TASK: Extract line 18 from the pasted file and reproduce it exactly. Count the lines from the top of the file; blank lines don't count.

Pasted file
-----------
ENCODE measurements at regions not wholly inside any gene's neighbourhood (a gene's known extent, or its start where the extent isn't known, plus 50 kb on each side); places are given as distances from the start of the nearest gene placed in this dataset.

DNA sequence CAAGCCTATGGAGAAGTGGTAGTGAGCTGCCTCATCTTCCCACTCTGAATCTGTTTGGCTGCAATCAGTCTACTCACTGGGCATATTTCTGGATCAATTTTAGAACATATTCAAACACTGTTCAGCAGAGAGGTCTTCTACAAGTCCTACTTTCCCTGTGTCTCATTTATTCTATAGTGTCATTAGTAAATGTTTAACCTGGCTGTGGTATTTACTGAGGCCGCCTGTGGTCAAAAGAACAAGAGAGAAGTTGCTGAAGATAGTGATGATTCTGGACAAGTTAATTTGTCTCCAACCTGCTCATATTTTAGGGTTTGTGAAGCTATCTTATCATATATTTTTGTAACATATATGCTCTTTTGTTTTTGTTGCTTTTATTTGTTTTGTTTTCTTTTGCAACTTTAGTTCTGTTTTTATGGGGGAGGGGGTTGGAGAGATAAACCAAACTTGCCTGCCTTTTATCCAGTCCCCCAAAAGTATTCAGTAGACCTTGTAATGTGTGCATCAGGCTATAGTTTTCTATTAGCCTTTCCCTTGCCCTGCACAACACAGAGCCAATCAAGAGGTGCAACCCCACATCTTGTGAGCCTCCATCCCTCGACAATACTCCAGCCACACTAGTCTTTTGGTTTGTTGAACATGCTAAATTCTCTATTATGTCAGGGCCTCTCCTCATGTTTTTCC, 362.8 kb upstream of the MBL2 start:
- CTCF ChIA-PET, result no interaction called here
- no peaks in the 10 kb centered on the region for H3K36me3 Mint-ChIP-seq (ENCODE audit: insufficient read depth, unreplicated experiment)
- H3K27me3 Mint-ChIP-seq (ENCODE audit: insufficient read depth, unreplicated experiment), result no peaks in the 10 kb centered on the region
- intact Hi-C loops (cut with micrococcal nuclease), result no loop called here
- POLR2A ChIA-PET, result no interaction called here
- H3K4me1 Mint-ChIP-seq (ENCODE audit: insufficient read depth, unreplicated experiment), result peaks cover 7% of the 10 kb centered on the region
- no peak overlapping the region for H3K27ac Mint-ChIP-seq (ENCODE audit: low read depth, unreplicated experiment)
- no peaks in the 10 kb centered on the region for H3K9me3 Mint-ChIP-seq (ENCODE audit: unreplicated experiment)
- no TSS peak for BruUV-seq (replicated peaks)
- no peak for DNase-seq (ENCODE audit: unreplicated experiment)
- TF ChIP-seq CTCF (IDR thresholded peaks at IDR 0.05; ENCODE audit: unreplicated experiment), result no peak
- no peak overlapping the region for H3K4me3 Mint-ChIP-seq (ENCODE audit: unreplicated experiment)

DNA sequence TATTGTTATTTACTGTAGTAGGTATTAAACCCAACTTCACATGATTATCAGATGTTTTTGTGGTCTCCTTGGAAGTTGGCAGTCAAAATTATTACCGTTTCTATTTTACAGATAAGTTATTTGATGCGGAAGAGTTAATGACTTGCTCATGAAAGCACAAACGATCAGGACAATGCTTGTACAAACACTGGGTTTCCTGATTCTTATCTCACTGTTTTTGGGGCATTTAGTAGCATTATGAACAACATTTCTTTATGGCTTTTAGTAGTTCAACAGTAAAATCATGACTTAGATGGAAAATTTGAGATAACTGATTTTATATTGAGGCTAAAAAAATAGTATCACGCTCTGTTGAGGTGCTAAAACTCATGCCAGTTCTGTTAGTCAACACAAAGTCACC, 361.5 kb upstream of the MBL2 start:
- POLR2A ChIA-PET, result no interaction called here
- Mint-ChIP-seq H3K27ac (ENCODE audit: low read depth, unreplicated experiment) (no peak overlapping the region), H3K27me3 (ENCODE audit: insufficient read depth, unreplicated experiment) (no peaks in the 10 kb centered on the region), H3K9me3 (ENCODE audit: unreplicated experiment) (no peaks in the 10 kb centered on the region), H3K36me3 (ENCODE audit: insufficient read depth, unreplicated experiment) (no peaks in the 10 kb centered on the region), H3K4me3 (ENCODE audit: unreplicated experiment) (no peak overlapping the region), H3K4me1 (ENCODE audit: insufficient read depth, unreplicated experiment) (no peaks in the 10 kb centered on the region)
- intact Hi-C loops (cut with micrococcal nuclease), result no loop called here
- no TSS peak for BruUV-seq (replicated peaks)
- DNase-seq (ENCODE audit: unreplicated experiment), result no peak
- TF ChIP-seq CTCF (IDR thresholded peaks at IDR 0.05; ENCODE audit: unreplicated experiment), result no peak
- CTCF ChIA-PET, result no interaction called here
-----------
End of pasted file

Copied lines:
- intact Hi-C loops (cut with micrococcal nuclease), result no loop called here